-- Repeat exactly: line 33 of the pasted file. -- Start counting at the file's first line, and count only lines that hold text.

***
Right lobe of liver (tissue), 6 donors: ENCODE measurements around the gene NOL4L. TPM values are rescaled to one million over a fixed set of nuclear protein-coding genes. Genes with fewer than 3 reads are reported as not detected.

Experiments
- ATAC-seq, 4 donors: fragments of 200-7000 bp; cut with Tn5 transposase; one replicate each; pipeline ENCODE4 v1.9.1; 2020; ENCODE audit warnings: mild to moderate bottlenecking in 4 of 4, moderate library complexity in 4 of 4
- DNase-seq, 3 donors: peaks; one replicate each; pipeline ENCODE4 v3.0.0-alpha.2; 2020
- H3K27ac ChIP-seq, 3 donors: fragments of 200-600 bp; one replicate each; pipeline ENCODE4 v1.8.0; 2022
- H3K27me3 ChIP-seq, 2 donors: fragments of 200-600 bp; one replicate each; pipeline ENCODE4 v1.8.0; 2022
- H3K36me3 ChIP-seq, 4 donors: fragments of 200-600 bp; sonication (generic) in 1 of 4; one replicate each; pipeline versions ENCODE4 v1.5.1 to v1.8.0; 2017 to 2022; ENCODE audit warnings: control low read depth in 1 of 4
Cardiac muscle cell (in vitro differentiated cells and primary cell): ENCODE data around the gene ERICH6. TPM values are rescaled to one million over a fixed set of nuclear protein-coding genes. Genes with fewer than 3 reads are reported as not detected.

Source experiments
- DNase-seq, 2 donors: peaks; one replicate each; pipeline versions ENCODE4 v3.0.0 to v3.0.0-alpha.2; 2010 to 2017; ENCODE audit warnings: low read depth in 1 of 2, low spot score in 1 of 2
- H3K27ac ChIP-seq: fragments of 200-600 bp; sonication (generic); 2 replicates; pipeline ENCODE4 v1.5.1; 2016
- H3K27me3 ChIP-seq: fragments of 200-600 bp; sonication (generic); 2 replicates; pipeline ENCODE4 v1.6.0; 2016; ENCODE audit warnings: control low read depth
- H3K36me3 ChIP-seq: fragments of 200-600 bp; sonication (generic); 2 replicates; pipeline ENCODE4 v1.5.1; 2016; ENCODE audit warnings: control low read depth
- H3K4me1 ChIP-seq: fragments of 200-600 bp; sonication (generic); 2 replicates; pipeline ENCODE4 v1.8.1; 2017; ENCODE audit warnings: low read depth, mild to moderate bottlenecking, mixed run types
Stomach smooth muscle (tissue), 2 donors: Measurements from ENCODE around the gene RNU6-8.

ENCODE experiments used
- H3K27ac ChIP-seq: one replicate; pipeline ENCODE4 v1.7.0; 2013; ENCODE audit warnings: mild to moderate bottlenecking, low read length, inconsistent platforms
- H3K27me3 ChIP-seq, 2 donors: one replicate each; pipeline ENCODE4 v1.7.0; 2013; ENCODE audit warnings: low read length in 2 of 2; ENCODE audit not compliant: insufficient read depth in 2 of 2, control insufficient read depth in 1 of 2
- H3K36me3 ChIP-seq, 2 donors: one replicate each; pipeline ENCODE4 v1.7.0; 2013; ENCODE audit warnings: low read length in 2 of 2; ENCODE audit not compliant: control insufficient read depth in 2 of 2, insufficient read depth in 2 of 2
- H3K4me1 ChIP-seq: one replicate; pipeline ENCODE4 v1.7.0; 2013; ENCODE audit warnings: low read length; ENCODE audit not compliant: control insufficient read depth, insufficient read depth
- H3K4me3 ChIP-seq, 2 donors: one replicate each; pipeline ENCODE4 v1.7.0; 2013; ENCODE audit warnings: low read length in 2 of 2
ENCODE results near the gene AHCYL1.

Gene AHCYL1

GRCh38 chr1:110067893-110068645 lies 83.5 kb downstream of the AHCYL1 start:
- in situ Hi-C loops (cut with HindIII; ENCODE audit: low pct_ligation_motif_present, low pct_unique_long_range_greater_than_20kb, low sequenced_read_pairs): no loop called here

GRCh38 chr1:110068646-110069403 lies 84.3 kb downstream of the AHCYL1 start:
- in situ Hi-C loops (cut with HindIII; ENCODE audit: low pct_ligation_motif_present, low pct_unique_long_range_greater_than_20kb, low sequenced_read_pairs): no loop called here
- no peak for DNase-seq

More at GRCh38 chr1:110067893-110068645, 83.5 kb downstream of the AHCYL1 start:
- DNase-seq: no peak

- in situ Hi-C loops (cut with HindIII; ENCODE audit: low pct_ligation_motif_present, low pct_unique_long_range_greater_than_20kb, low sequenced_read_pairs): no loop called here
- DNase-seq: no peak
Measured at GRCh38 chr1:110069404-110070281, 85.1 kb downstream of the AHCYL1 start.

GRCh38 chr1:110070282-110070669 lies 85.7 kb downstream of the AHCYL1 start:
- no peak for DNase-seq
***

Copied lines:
Measured at GRCh38 chr1:110069404-110070281, 85.1 kb downstream of the AHCYL1 start.